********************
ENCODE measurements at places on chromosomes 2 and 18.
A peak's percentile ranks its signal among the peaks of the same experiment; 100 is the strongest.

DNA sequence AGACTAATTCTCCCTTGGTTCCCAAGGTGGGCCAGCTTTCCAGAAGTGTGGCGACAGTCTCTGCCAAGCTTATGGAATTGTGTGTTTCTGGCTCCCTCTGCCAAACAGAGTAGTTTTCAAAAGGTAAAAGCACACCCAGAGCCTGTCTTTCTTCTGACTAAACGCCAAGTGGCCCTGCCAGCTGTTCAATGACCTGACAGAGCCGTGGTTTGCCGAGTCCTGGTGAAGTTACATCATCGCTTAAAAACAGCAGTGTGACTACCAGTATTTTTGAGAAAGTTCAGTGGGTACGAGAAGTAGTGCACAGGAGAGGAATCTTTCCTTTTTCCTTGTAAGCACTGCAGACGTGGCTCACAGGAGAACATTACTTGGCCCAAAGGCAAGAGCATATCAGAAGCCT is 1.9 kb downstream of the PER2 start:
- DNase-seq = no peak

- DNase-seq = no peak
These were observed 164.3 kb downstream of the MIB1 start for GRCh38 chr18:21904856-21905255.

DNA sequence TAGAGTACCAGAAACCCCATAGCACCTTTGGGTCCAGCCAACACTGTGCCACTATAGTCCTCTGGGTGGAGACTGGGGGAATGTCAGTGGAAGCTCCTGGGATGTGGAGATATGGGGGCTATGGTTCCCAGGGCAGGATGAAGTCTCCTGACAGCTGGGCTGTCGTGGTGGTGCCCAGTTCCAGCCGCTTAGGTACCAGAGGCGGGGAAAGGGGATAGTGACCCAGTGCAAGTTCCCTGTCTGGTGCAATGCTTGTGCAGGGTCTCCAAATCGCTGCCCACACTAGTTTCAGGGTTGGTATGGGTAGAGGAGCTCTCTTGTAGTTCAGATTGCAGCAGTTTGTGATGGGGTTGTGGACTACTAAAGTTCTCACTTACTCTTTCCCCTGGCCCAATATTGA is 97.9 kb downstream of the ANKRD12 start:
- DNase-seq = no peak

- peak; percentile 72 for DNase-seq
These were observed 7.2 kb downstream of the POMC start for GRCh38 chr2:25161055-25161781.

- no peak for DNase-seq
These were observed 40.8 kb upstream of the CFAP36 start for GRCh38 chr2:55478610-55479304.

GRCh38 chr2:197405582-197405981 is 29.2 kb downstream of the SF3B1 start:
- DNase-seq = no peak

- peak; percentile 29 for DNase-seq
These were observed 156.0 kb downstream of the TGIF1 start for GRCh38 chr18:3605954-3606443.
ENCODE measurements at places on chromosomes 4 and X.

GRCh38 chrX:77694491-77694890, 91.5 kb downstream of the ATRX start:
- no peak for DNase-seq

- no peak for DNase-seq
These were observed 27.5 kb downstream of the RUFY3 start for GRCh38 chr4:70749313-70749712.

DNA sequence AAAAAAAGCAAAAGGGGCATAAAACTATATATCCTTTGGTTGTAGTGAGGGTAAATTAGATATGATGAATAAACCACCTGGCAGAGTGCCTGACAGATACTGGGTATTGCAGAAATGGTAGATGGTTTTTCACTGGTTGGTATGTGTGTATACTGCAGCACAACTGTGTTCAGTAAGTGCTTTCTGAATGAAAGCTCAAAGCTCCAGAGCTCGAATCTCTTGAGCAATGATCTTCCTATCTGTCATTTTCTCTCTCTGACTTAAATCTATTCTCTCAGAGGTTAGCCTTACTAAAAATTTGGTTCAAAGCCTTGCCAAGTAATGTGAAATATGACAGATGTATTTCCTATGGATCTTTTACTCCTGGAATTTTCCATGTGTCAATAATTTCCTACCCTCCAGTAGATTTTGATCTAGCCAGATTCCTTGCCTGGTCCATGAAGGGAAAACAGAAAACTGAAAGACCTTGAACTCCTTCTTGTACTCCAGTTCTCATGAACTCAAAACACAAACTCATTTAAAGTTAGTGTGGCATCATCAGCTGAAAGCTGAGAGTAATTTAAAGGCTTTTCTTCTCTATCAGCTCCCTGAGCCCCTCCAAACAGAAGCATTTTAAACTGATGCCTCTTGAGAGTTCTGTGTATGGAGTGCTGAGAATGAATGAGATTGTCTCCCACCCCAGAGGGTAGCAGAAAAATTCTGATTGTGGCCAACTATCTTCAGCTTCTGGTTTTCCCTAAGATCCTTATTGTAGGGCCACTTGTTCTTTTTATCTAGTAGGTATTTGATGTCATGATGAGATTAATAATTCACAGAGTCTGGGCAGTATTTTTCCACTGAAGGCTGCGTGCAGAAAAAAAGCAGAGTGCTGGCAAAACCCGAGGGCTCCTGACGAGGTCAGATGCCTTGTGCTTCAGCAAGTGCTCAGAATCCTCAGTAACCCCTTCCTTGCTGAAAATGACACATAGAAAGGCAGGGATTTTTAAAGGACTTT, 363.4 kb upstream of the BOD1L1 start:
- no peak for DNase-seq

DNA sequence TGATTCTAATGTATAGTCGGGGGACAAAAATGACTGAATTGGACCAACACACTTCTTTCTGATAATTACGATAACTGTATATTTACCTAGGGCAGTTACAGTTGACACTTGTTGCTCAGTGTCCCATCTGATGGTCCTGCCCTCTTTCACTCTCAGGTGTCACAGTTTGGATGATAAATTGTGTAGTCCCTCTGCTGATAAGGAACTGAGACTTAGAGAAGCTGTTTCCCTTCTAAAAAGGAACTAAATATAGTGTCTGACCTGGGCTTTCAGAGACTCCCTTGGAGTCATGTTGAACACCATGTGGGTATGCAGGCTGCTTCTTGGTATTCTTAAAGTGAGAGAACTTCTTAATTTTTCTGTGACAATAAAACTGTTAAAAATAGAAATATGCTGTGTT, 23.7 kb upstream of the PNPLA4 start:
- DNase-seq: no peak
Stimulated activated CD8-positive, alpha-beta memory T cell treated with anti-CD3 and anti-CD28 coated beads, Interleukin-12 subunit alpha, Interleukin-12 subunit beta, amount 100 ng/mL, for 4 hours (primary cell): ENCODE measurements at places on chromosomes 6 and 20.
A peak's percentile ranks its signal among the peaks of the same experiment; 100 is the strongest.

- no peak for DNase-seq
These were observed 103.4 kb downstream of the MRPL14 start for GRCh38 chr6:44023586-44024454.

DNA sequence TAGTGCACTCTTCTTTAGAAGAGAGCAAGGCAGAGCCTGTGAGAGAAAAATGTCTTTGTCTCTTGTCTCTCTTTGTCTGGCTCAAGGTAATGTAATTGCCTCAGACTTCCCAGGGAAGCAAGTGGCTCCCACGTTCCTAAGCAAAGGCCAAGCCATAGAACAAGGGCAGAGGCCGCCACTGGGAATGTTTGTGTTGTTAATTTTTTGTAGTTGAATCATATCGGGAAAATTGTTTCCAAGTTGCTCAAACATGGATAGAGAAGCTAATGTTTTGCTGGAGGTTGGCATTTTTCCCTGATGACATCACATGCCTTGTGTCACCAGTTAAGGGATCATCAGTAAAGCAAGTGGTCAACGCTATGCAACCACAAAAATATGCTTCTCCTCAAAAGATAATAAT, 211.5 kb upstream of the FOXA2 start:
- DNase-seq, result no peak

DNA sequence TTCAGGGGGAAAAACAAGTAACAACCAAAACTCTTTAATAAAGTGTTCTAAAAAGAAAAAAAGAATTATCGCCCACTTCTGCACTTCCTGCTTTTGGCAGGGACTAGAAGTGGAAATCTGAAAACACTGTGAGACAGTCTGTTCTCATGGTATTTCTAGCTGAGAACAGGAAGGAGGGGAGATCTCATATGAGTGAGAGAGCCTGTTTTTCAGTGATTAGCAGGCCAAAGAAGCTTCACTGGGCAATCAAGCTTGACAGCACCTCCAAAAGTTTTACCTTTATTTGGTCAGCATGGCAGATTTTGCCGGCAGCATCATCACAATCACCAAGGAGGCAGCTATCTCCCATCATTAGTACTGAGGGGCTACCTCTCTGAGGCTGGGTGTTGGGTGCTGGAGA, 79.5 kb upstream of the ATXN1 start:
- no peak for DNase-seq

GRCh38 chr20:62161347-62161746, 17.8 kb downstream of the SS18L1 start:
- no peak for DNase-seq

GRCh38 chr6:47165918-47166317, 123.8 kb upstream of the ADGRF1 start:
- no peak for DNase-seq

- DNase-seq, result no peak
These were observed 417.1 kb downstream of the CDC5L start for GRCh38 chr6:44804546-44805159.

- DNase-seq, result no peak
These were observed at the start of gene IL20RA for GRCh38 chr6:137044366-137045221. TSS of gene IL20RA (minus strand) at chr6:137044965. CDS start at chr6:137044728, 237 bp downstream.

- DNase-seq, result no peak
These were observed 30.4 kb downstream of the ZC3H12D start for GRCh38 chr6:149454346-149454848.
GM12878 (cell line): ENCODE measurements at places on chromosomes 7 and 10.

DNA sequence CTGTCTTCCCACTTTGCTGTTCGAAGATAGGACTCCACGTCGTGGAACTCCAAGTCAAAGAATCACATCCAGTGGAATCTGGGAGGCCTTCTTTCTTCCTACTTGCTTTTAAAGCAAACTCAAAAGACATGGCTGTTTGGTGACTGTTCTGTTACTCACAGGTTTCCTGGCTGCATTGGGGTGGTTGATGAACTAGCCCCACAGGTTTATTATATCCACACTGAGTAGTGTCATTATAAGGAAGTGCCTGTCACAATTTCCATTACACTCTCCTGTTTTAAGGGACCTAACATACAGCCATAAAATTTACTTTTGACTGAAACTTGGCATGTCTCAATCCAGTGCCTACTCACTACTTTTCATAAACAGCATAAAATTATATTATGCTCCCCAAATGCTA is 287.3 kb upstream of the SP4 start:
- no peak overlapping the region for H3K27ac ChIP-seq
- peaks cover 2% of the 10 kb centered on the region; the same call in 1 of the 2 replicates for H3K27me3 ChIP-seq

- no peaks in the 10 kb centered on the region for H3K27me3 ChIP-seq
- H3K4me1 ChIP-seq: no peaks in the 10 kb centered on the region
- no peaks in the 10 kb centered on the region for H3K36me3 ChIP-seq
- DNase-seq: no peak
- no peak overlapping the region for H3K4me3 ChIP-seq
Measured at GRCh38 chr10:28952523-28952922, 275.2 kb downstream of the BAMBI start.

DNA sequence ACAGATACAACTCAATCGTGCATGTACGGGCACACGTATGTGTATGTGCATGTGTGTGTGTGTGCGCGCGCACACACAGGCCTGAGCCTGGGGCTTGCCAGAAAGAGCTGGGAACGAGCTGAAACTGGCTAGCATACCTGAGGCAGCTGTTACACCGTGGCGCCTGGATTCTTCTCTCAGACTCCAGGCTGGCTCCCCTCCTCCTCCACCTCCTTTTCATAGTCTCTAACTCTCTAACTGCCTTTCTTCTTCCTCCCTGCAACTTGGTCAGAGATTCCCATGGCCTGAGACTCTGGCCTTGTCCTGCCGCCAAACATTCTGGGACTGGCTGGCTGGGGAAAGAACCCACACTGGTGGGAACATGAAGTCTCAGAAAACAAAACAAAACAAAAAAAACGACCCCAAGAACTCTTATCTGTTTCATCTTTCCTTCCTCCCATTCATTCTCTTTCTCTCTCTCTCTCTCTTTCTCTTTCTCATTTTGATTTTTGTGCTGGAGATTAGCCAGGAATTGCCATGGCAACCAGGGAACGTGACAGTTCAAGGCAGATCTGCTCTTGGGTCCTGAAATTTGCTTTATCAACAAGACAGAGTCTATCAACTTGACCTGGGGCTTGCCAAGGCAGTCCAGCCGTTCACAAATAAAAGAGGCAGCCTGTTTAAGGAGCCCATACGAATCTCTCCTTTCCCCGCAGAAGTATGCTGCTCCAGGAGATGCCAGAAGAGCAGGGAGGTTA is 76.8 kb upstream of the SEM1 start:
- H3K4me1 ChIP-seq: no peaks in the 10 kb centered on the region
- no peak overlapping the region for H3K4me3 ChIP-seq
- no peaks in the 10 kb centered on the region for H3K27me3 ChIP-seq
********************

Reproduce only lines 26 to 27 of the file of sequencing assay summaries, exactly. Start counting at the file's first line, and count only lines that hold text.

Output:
Stimulated activated CD8-positive, alpha-beta memory T cell treated with anti-CD3 and anti-CD28 coated beads, Interleukin-12 subunit alpha, Interleukin-12 subunit beta, amount 100 ng/mL, for 4 hours (primary cell): ENCODE measurements at places on chromosomes 6 and 20.
A peak's percentile ranks its signal among the peaks of the same experiment; 100 is the strongest.